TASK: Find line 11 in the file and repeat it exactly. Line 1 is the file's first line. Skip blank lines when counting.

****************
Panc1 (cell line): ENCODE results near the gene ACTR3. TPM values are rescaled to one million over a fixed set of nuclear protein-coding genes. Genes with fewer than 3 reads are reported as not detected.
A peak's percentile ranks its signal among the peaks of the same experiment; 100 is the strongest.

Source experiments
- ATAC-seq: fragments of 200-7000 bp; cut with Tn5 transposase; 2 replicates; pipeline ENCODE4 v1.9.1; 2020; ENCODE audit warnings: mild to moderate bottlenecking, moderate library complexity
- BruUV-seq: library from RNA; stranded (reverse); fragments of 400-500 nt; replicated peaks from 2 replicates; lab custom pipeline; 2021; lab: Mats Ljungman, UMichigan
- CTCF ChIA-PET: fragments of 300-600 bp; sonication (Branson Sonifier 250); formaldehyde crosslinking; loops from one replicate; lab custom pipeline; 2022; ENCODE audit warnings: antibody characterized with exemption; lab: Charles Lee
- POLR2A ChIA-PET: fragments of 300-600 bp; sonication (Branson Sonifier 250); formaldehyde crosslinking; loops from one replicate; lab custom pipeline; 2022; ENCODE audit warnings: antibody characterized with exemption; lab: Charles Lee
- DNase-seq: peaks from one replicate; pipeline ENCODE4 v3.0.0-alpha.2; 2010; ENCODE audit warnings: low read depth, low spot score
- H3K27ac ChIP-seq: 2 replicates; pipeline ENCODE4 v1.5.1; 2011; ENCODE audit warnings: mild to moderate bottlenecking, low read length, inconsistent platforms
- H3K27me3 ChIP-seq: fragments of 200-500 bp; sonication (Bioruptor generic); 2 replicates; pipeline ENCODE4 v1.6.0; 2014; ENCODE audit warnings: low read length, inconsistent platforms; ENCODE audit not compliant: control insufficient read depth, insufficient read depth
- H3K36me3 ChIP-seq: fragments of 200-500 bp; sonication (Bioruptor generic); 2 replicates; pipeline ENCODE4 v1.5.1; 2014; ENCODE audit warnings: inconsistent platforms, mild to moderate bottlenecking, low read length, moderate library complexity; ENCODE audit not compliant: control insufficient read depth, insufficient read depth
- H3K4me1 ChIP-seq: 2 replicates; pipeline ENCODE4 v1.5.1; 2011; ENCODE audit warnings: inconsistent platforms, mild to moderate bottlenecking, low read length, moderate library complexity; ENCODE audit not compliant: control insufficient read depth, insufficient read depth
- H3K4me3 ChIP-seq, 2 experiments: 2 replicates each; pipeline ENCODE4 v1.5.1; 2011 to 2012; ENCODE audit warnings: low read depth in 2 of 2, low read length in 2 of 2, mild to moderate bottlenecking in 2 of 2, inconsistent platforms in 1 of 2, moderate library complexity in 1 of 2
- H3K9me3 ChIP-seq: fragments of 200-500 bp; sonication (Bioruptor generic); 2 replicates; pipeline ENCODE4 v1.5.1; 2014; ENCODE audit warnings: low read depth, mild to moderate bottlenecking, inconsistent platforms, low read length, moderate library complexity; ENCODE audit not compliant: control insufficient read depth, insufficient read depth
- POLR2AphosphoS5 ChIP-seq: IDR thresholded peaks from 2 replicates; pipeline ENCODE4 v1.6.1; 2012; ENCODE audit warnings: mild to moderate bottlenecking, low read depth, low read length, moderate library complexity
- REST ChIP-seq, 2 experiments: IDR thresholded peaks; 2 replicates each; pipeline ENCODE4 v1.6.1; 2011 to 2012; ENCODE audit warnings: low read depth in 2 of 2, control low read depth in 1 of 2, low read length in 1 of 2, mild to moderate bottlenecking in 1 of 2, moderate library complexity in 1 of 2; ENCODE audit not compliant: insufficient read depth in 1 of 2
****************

- H3K36me3 ChIP-seq: fragments of 200-500 bp; sonication (Bioruptor generic); 2 replicates; pipeline ENCODE4 v1.5.1; 2014; ENCODE audit warnings: inconsistent platforms, mild to moderate bottlenecking, low read length, moderate library complexity; ENCODE audit not compliant: control insufficient read depth, insufficient read depth